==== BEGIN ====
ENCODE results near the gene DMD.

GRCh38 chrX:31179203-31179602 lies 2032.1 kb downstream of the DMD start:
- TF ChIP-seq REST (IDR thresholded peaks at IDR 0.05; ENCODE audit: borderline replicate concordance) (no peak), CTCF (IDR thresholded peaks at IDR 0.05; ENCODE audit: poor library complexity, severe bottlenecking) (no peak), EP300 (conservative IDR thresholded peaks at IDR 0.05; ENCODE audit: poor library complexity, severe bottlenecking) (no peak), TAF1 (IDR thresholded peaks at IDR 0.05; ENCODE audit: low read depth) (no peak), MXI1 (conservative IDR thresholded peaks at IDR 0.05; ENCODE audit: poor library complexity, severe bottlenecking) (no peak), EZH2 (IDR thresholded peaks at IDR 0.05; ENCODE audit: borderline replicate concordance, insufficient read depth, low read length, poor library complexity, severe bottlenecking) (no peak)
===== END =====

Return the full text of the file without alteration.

ENCODE results near the gene DMD.

GRCh38 chrX:31179203-31179602 lies 2032.1 kb downstream of the DMD start:
- TF ChIP-seq REST (IDR thresholded peaks at IDR 0.05; ENCODE audit: borderline replicate concordance) (no peak), CTCF (IDR thresholded peaks at IDR 0.05; ENCODE audit: poor library complexity, severe bottlenecking) (no peak), EP300 (conservative IDR thresholded peaks at IDR 0.05; ENCODE audit: poor library complexity, severe bottlenecking) (no peak), TAF1 (IDR thresholded peaks at IDR 0.05; ENCODE audit: low read depth) (no peak), MXI1 (conservative IDR thresholded peaks at IDR 0.05; ENCODE audit: poor library complexity, severe bottlenecking) (no peak), EZH2 (IDR thresholded peaks at IDR 0.05; ENCODE audit: borderline replicate concordance, insufficient read depth, low read length, poor library complexity, severe bottlenecking) (no peak)